Visit the YouTube search bar and type in “wind turbine fire” its abundantly obvious that wind turbines do suffer fires, sometimes, quite spectacular ones, and sometimes, very sadly, with fatalities. Only recently, falling debris from a wind turbine fire in the USA caused a wildfire affecting 242 acres (www.keprtv.com/news/local/witnesses-say-broken-wind-turbine-caused-several-hundred-acre-fire). Which brings me back to my original quest, where and how are the fires starting and how is this risk eliminated (not reduced) for the safety of the people working in them?

I believe that modern turbine chassis are made from glass reinforced plastic, an extremely lightweight material, but looking at the various videos, it’s clear that the material is flammable, and will accelerate a fire? Surely the materials should reduce fire loading where possible and if they cannot, what forms of early warning exist?

In terms of automatic fire detection technology, I personally question whether traditional point fire detection will provide THE very earliest possible warning of fire, especially when Stephen has crawled inside a blade to re-grease it? In most life critical FD&A applications, I have always advocated use of aspirating fire detection technology, purely to detect and warn at THE very earliest opportunity, which could ultimately buy critical seconds for Stephen and his fellow operatives to get off the turbine, so I need to ask the industry, how is use of AFD technology determined at design stage?

Looking at the switch and control gear inside the turbine, I am pretty sure that the control equipment is being manufactured to exacting standards, with numerous safety cut out and fail-safe engineering devices, which is re-assuring but still doesn’t answer the question as to why they catch fire?

I thought at this time, I could now extoll the virtues, and numerous advantages that FirePro offers as a condensed aerosol fire suppression technology, for this application, but no, I will leave it there, as quite simply, there are too many questions that need to be answered first.

So, probing deeper still, I would ask has the wind turbine industry become so competitive, that the age-old term “value engineering” has crept in, and brought pressure to reduce material costs, increase speed of production and installation and finally, operate so resiliently that maintenance schedules are slimmed down to the absolute bare minimum?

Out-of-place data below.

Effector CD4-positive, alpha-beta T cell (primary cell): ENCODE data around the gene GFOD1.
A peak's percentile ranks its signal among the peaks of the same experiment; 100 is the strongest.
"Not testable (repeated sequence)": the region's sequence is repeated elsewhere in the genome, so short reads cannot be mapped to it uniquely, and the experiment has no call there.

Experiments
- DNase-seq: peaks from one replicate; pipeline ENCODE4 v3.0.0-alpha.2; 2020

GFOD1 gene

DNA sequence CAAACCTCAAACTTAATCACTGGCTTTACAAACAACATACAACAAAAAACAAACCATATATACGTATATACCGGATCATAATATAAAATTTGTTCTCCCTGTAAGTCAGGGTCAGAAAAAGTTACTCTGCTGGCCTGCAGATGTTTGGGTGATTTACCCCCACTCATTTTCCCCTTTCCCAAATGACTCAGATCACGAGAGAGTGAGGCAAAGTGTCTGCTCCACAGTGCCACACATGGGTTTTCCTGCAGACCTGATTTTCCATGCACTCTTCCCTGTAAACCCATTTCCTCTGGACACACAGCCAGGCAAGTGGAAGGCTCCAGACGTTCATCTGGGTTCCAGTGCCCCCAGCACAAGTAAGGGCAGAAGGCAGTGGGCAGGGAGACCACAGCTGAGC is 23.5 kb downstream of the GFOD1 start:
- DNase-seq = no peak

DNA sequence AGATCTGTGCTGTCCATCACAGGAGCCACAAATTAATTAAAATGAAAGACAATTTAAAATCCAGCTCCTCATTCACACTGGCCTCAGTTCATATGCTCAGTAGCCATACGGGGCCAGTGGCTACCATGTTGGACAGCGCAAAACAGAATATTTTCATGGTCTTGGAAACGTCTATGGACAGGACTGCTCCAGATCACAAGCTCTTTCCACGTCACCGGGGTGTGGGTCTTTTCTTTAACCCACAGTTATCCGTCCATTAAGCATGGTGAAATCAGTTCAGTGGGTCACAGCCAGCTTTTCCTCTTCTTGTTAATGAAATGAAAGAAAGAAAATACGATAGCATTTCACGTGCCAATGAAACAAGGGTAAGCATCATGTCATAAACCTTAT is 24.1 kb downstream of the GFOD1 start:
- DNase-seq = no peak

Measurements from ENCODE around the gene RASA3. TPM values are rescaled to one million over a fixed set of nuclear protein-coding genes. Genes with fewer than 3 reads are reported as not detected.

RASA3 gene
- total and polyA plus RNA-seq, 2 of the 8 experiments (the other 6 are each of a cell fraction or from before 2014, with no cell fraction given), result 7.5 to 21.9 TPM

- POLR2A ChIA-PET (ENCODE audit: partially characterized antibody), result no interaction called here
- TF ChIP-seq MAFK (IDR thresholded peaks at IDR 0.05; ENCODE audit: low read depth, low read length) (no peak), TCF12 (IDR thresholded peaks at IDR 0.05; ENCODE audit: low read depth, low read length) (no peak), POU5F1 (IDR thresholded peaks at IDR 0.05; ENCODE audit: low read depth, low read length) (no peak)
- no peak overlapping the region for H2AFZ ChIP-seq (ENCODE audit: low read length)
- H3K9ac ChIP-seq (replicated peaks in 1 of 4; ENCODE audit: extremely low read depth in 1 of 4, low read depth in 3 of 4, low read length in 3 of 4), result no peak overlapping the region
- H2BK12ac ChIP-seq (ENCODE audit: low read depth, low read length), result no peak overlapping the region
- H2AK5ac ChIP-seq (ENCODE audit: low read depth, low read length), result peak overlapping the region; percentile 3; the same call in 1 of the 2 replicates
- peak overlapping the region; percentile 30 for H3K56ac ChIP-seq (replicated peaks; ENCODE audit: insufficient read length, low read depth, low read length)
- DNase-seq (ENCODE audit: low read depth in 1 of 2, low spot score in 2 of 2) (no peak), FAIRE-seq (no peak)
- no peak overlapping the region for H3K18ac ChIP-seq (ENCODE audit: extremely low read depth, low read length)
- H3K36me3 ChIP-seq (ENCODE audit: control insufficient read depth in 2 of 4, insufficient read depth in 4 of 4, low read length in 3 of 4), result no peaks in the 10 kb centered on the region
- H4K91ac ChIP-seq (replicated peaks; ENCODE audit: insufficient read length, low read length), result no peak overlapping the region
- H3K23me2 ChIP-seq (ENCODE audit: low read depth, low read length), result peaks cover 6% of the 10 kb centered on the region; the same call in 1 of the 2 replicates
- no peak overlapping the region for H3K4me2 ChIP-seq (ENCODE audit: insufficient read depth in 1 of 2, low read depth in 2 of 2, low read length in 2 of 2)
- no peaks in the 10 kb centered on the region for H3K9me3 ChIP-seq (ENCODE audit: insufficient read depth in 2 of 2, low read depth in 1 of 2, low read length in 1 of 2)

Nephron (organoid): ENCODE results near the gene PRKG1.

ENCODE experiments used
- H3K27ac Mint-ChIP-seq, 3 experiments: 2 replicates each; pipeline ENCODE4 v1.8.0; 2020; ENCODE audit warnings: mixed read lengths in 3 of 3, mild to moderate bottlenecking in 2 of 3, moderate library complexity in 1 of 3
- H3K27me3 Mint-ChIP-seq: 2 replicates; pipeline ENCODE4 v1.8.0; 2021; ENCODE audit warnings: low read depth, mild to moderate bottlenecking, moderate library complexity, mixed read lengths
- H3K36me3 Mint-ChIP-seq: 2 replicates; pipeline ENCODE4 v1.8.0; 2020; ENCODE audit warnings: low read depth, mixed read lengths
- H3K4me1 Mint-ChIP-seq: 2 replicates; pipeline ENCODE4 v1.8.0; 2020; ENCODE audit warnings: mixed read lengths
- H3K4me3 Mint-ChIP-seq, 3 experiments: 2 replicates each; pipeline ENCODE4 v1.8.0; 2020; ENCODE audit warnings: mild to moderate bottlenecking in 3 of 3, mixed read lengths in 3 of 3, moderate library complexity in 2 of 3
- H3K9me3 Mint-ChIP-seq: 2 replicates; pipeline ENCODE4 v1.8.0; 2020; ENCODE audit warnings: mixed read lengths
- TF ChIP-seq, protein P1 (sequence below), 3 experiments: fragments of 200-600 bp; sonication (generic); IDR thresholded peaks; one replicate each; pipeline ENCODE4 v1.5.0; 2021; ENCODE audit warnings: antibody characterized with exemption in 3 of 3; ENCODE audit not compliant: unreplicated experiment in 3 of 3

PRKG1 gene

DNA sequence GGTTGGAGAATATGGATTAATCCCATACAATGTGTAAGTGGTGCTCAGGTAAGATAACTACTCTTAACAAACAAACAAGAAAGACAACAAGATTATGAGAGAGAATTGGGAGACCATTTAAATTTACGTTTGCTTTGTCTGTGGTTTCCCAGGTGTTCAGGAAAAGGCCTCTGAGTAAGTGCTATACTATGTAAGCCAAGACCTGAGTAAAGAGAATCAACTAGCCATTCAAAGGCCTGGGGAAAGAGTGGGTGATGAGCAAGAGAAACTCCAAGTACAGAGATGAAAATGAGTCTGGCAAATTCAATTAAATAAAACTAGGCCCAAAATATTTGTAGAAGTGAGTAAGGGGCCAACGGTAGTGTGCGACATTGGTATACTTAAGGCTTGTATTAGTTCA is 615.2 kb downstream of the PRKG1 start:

I began to pick up the inclination that in similarity to commercial premises fire engineering, that at desktop design stage, the end product fitness for purpose is backed by extensive studies that comprehensively cover all aspects of design including fire load, type & speed of fire, mitigated by engineering and materials that deliver a theoretical presumption that a fire incident will not occur?

Risk assessment

In my experience, for commercial industrial premises fire engineering, once a premises is completed and handed over to an operator or end user, an alternate opinion based on experience, opinion and of course, risk assessment, may well then either enhance (or dilute) operational fire safety management practices? So why do these fires occur? Is product design / failure flaws or could reported fires have been avoided by management practices alone? Is it a mix of both?

I looked once again to the web for answers, but all I could find was a report produced by “G9 offshore wind health and safety association”. This is an incident data report for 2015. It comprehensively summarised numerous types of reported safety incidents, but doesn’t mention fire? So is this data simply kept hidden under the auspices of commercial sensitivity?

The trail led me onto www.caithnesswindfarms.co.uk. This website is managed by a lady called Brenda Herrick, who is a member of the world council for nature, and she has tirelessly maintained this website from an environmental perspective and gives access to every wind turbine incident reported in the general media, globally. Brenda kindly granted permission to quote data from website, and whether you agree with Brenda’s principles or not, 19 wind turbine fire incidents are reported in the general media this year. 

From my part, 19 fire incidents in 19 too many, however, these fire incidents did not occur here in the UK (or Ireland), so, my next question is why isn’t the wind turbine industry sharing this excellent news?

The AREPA Group, (www.arepa.com) a technical service organisation specialises in the assessment and restoration of damaged technical equipment. They suggest that 184 wind turbine components were damaged by fire since 2002. 

Is it a case that a significant number of turbine fires go unreported, possibly due to remote location or emergency services are not always called upon to attend, hence the fires are not included in official fire incident statistics? I think for the sake of Stephen, his family, and all of the industry operatives, and their families, surely a more open approach to answering the questions raised would be a positive step ?

As I mentioned earlier, I would welcome opinions from those directly involved to educate the readership and of course, myself included.

Tony Hanley is managing director at FirePro UK. For more information, visit www.fireprouk.com